Thanks and keep up the great work!

PS: more on "stock and flow" in content strategy


I guess the problem really is how to put as much thought and work into a daily, or more frequent podcast schedule. So maybe do something used in many other industries, and outsource?

Of course, I wouldn't consider that a *true* freakonomics podcast, but a freakonomics approved podcast may have some value.


Its about engagement. As another poster stated. Interesting articles being shared through social media. There is also the Nerdist or TWiT way. Several shows with different hosts under the brand. There are many like minded people that may be doing terrific podcasts already and that synergy and cross promotion could be mutually beneficial.


Out of curiousity, how much effort goes into a podcast, versus a blog post on the same topic? And what's the profit per unit time for you guys?

Personally, I much prefer to read a blog post, even when it's just a podcast transcript. I can read (with greater comprehension) in maybe a quarter the time it takes to listen to the same material, and I find the comments almost as interesting as the original post.

And as a plus, I don't have to endure your taste in music :-)

Josh Kramers

Do something like Mythbusters: a new episode where they quickly test again many myths from much debated previous episodes. Now, after this "baking time", I bet you can find people with novelty ideas for the 100 Ways to Fight Obesity podcast.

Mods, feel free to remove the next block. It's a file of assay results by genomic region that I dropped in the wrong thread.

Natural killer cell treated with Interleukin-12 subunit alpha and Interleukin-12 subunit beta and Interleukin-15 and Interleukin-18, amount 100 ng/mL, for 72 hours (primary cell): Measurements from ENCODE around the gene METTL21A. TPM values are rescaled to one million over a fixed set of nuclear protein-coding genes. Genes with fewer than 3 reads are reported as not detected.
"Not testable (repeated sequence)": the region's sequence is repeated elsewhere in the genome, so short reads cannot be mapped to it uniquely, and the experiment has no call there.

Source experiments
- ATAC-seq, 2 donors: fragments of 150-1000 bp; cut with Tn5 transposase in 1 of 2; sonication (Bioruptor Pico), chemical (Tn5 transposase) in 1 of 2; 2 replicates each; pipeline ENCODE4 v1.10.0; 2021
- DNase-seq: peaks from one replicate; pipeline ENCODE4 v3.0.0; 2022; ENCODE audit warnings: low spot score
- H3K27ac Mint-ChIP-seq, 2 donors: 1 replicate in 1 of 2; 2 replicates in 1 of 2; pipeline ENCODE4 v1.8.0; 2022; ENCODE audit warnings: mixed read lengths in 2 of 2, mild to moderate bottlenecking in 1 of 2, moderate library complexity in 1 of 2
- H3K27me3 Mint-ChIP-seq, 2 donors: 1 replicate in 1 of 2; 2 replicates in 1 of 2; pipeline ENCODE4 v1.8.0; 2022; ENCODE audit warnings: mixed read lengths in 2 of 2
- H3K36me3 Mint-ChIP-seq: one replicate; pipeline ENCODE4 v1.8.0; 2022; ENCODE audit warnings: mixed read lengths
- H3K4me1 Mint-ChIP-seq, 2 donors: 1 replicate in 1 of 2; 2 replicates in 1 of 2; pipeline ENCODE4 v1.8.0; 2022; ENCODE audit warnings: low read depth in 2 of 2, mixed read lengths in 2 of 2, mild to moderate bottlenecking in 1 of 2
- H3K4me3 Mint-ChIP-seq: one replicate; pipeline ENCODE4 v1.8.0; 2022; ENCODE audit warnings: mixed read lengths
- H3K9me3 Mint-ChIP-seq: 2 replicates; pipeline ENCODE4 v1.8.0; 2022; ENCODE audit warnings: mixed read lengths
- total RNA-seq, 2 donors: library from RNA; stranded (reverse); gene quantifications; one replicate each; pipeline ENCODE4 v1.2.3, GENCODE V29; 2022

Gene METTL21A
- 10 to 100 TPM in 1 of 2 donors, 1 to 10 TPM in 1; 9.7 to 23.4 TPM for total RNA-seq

Enter your name...

What I miss is finding something new at the blog every day. I check every day, but recently, there have been an average of about two posts (the podcast and something else) per week.

If you were going to do daily podcasts (why? I only read the transcript), you would need five times the staff, or perhaps to make the additional ones very short.

(Oh, and my favorite blog post? Just about anything that isn't about sports.)


Have viewers explain experiments they do at home, or work off of a backlog of ideas for shows

Happy Hype Hippo

I, for one, enjoy listening to the podcasts as audio, but if you released a podcast ever day I wouldn't listen to all of them no matter what quality they were.


Hire Mike Pesca. His "The Gist" is 20+ quality minutes five times a week. Wrap these around Dubner's longer episodes.

Allen Laudenslager

My favorite musicians don't put out an album every year, not even every two years - they publish when THEY think they have something worth publishing. Their curation is part of why they are my favorites. So to with your publishing. One of the reasons I pay attention is that you publish (in print or podcast) when YOU are ready not when the market thinks you should.

Garrett Moffitt

While it's tempting to give into your fans and want to do an episode everyday, don't.
It's a classic entertainment mistake. You would become bland.

And someone said 'do more repeats'. Don't do that. Repeat podcasts are the stupidest radio/tv carry over, ever.
Your podcast are available online. People can get them any time. Don't waste the bandwidth of people who download to put a repeat episode on their device. It's nonsensical.


download the podcast and listen to it everyday. duh.


As much as I love Freakonomics radio and the topics they cover, I think a daily podcast might be over indulgence... Personally, the weekly podcast gives me something to look forward to on Thursdays. If it ran everyday I might not appreciate it as much. :)


Personally, I sometimes listen to podcasts, but most of the time I'd rather read than listen, as I can do that faster. The fact that you furnish a transcript is appreciated!